I was hoping to get some advice from some RN's..my mom is having a total hip replacement in aprox a month and half. I know this is a routine procedure but my mom has some other circumstances...
a.) in 2002 she had a pulmonary embolism, a blood clot that formed in her leg and traveled to her lungs...(sorry if i am using the wrong terminology, we just learned about it in patho and thats partly why im worried)..she ended up being ok but now she is on heprin for the clot.
b.) she has put off this surgery for sooo long that she basically has no hip joint left, she has needed this surgery since I was 7 and i'm now 24...so needless to say her hip is in very bad shape.
c.) she has some other conditions that also make me worry like HTN, and Diabetes type 2 and arthritis in her leg that is being operated on.
I have an appt to speak with her MD that is performing the surg. but I also wanted to get some advice from some nurses.
I am worried that she will get another blood clot. I am also worried that her other conditions will make her even more susceptible. She wants to check into rehab for a week or so if her insurance will cover it. I know that recovering from the surgery will be hard for her and I just wanted to know if there were things I should watch out for and maybe that I can help her do to prevent getting another clot.
I appreciate everyone who takes the time to read this, I am not expecting medical advice, just maybe some personal experiences or things you have seen on the job...it would help ease my mind a bit..hopefully...
The doctor will probly have her discontinue her heparin or coumadin a couple days prior to surgery. She may want to go donate a couple units of her own blood for transfusion post op, joint patients routinely need a couple units 2-3 days post op.
Make sure she is clear from the anethesiologist if she is to take her blood pressure medications and which ones the morning of surgery. They will restart them following surgery but the nurses should know and she should be able to tell them which ones she has already taken that morning. She should also know that depending on her blood pressures following surgery they may delay starting the BP meds a day or so. If not sure about that ask!!!!!
Your mom has the right idea about a transitional care unit or rehab unit to help with her physical therapy following surgery.
They will use the SCD hose post op while/when she is in bed and most likely TED or support hose of some kind and she needs to be encouraged to do the ankle pump excersises as she recovers(think old tredle sewing machine, same action).
Make sure she is clear that she needs to follow instructions of the nurses and doctor immediately post op and during recovery. No laying in bed feeling sorry because it is hurting, that wont do her any good at all. Not that she will, but you wouldnt believe the people who come in and think they can just lay around in bed "recovering" and dont want to get up and get moving. Sometimes the nurses have to get a little harsh about getting the patients moving, its not being mean, its just fact and has to be done to get people up on their feet again. The more she lays the more likely she is to get a clot, so cooperation with staff and physical therapy is crucial.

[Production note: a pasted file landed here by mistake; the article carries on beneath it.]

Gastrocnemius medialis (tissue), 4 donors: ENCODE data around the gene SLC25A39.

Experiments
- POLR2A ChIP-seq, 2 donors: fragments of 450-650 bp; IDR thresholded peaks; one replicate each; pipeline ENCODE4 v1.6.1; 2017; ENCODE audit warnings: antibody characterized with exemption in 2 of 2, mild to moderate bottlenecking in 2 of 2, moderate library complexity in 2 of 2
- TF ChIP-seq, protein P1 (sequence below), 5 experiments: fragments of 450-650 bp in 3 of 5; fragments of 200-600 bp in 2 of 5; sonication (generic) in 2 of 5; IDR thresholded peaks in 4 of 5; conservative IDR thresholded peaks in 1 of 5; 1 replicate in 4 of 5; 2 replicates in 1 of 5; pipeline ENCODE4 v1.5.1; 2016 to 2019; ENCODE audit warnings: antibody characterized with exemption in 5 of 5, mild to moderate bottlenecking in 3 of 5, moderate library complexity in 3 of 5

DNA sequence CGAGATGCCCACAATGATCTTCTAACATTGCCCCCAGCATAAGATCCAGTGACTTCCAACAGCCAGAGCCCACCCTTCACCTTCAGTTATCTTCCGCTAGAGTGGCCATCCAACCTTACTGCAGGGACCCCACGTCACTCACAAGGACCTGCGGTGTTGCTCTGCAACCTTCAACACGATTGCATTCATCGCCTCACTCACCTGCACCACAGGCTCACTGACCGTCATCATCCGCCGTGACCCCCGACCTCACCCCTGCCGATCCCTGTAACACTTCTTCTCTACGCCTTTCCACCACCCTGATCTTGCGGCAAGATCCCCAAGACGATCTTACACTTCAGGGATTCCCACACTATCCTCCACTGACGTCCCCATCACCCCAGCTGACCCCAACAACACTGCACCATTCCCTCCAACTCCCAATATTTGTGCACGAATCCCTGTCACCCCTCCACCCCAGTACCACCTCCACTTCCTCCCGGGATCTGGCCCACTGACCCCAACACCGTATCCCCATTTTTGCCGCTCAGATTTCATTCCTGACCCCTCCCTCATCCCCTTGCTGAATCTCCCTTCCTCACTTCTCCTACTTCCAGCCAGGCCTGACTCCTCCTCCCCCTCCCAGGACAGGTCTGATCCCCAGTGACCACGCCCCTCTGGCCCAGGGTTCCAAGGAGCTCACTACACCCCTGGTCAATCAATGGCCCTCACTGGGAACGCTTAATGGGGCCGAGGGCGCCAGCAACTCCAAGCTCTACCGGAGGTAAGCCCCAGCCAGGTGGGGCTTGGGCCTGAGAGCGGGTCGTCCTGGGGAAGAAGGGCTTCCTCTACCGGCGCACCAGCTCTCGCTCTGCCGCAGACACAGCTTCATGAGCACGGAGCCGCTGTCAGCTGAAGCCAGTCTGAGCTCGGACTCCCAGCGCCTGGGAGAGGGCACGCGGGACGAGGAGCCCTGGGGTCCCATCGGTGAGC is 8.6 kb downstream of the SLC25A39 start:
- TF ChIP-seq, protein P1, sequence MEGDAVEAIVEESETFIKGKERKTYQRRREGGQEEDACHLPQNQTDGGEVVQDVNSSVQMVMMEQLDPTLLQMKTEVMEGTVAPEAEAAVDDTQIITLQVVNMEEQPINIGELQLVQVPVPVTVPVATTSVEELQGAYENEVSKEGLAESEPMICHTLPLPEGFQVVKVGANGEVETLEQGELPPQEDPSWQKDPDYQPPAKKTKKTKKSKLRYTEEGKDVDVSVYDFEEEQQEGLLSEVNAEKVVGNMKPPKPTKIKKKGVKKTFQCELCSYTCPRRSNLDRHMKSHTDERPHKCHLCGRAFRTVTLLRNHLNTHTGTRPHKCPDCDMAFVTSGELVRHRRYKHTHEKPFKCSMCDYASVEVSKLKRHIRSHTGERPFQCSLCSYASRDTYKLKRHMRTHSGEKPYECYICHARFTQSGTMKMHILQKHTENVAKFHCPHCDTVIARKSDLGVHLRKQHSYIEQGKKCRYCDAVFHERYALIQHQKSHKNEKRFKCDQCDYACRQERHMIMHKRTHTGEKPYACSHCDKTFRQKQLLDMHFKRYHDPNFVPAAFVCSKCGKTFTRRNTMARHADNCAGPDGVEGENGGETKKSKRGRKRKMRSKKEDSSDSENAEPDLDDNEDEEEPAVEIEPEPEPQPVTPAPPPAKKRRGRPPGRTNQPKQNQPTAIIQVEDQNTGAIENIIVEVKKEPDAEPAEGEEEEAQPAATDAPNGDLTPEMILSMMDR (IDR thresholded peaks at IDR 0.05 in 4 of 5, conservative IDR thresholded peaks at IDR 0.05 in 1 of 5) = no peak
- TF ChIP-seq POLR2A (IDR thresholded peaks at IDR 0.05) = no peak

Also make sure your mother askes to be turned if the nurses arent as attentive to that as they should be. She should be getting turned to her unaffected side at least every 2 hours while she is in bed. If not to prevent pneumonia as much to prevent pressure areas.
Never be afraid to ask, anything. If the nurse cant answer it, the doctor should.
Last edit by meownsmile on Jul 4, '05
Quote from ELKMNin06
One more Q. what is the risk of anasthesia in her conditions?
I am in anesthesia school right now, and can answer some of your questions, if you want:-) I'm currently in my ortho rotation, so I can shed a little light on your situation. Regional anesthesia is much preferred to general anesthesia. A lot of places still do all knees and hips under general, but research has shown that patients have less bleeding, fewer incidences of DVTs, and less pain after they have had regional anesthesia when compared to general anesthesia.
We typically do most hips under spinal anesthesia, occasionally epidural if it is going to be long or if they are doing both hips. Even when patients have been on blood thinners (heparin, coumadin, etc) our orthopods typically transition them to lovenox during the perioperative period, and they usually do very well.
I see that you are from Ohio - me too!
Last edit by heartICU on Jul 7, '05